Download PDFPDF
Original research
Proteomics profiling reveals a distinct high-risk molecular subtype of hypertrophic cardiomyopathy
Compose Response

Plain text

  • No HTML tags allowed.
  • Web page addresses and e-mail addresses turn into links automatically.
  • Lines and paragraphs break automatically.
Author Information
First or given name, e.g. 'Peter'.
Your last, or family, name, e.g. 'MacMoody'.
Your email address, e.g.
Your role and/or occupation, e.g. 'Orthopedic Surgeon'.
Your organization or institution (if applicable), e.g. 'Royal Free Hospital'.
Statement of Competing Interests


  • A rapid response is a moderated but not peer reviewed online response to a published article in a BMJ journal; it will not receive a DOI and will not be indexed unless it is also republished as a Letter, Correspondence or as other content. Find out more about rapid responses.
  • We intend to post all responses which are approved by the Editor, within 14 days (BMJ Journals) or 24 hours (The BMJ), however timeframes cannot be guaranteed. Responses must comply with our requirements and should contribute substantially to the topic, but it is at our absolute discretion whether we publish a response, and we reserve the right to edit or remove responses before and after publication and also republish some or all in other BMJ publications, including third party local editions in other countries and languages
  • Our requirements are stated in our rapid response terms and conditions and must be read. These include ensuring that: i) you do not include any illustrative content including tables and graphs, ii) you do not include any information that includes specifics about any patients,iii) you do not include any original data, unless it has already been published in a peer reviewed journal and you have included a reference, iv) your response is lawful, not defamatory, original and accurate, v) you declare any competing interests, vi) you understand that your name and other personal details set out in our rapid response terms and conditions will be published with any responses we publish and vii) you understand that once a response is published, we may continue to publish your response and/or edit or remove it in the future.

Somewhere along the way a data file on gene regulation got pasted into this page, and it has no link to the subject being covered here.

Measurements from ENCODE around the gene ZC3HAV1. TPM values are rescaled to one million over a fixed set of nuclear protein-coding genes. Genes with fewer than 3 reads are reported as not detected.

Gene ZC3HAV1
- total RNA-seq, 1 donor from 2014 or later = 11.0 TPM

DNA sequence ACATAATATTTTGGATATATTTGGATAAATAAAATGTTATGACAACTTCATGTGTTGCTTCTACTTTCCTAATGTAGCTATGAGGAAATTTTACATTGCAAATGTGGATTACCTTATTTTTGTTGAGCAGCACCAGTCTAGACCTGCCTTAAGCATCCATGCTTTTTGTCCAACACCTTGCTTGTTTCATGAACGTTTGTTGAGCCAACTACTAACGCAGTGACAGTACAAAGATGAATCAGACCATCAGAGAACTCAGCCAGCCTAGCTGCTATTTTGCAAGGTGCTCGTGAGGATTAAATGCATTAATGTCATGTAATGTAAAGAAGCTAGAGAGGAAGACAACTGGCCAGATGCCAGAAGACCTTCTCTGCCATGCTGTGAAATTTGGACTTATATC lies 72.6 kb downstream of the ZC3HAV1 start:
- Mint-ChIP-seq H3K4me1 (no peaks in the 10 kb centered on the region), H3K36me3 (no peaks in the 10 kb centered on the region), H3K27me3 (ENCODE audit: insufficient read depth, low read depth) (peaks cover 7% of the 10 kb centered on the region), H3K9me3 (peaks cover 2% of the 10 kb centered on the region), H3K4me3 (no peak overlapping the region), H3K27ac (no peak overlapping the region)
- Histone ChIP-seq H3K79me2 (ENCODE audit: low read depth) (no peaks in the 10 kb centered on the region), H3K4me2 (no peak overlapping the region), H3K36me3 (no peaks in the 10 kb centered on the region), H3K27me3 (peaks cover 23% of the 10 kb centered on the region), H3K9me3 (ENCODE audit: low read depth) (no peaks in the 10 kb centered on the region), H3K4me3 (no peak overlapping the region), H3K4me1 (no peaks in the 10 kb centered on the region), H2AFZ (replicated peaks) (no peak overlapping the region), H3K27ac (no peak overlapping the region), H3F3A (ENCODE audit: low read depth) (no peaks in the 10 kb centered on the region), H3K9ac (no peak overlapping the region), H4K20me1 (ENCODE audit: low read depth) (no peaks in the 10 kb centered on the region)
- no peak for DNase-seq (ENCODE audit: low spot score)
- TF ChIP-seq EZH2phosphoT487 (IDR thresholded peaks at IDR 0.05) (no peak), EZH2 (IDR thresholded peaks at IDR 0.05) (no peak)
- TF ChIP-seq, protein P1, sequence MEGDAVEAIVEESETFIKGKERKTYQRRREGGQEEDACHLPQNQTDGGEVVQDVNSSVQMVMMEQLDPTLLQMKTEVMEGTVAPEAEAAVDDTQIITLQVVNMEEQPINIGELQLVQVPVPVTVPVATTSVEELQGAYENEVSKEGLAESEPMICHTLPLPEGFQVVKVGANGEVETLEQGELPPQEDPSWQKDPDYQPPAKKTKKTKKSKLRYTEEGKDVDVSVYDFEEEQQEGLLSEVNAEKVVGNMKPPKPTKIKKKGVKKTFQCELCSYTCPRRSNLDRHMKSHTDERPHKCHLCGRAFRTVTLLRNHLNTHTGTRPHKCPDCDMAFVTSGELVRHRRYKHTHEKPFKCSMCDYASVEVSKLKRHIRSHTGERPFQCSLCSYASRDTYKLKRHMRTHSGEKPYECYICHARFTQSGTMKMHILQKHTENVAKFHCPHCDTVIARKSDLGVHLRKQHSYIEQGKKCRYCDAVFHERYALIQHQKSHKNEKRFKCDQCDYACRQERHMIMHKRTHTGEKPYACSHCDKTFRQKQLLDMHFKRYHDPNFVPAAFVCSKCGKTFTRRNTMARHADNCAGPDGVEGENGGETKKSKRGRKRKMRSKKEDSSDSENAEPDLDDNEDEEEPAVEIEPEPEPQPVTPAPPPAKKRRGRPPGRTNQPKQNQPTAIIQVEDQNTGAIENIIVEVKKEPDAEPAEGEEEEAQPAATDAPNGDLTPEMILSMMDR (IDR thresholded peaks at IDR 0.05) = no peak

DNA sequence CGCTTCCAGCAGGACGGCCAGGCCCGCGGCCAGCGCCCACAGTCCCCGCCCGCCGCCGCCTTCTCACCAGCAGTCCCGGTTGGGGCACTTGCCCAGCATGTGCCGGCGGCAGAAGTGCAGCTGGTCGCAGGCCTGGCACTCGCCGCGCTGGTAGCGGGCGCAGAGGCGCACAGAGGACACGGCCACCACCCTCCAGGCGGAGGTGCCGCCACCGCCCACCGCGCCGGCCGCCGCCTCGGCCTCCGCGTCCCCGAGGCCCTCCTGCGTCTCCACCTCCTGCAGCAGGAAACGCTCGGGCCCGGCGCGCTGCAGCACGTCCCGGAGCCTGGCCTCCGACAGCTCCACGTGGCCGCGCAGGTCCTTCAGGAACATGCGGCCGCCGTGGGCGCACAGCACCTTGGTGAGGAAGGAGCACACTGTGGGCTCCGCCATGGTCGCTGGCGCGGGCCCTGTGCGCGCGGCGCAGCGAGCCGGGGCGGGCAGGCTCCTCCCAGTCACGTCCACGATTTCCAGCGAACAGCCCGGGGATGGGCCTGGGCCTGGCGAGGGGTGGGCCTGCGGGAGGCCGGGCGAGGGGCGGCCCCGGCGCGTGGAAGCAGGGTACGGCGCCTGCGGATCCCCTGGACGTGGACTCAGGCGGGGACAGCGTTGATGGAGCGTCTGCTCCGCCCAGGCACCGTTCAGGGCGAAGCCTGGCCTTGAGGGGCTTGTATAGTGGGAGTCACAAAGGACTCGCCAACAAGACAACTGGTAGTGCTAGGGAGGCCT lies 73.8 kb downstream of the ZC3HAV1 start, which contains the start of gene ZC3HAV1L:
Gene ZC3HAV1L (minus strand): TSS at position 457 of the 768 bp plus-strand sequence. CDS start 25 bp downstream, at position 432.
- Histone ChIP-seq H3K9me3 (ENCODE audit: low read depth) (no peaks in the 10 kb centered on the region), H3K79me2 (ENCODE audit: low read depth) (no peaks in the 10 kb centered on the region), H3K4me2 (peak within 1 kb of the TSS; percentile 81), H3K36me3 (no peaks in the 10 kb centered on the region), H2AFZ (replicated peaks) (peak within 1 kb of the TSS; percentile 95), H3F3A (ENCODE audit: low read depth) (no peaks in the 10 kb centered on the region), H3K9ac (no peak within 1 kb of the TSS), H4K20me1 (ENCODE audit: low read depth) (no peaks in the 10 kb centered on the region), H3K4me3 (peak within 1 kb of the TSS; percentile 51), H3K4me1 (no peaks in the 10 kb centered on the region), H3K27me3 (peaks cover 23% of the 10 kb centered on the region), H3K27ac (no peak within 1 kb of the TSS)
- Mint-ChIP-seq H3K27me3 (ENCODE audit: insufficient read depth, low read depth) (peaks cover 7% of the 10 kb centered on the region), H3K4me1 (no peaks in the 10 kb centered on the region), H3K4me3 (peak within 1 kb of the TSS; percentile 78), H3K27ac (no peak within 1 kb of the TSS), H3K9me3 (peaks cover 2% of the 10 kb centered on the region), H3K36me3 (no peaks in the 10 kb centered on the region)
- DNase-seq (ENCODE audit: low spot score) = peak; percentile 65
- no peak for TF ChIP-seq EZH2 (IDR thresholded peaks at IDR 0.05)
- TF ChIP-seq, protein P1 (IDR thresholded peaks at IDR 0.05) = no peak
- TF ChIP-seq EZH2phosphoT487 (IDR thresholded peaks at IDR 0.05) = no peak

• By submitting this rapid response you are agreeing to our terms and conditions for rapid responses and understand that your personal data will be processed in accordance with those terms and our privacy notice.
This question is for testing whether or not you are a human visitor and to prevent automated spam submissions.

Vertical Tabs

Other responses

  • Published on:
    RE: Proteomics profiling reveals a distinct high-risk molecular subtype of hypertrophic cardiomyopathy

    Liang et al. conducted a prospective study to predict major adverse cardiovascular events (MACE) in patients with hypertrophic cardiomyopathy (HCM) with special reference to molecular subtypes in HCM (1). Compared with the reference group with molecular subtype A, patients in molecular subtype D presented an increased risk of developing MACE, with the adjusted hazard ratio (HR) (95% CI) of 2.78 (1.18 to 6.55). I have comments about the study.

    The authors understand the unstable estimation by multivariate analysis, which would be partly caused by the limited number of events. When conducting Cox regression analysis, they used sex, age, and two conventional cardiac biomarkers. As they classified molecular subtypes into four groups, a total of 7 independent variables were used for the analysis. There is a recommendation that the number of events per independent variable in Cox regression analysis are required ≥10 for prediction model (2,3). If the authors have concerned about the association between molecular subtypes in HCM and MACE events, strict criteria for the number of events can be relaxed (4). Although there is a description that the total number of events was 78 in Table 2, the number of patients with event was 66 in Table 3. I suppose that some patients had more than single event. I recommended to add MACE events by continuing follow-up to fulfill the statistical requirement.

    When we see survival curve in Figure 2, remarkable difference in the risk of...

    Show More
    Conflict of Interest:
    None declared.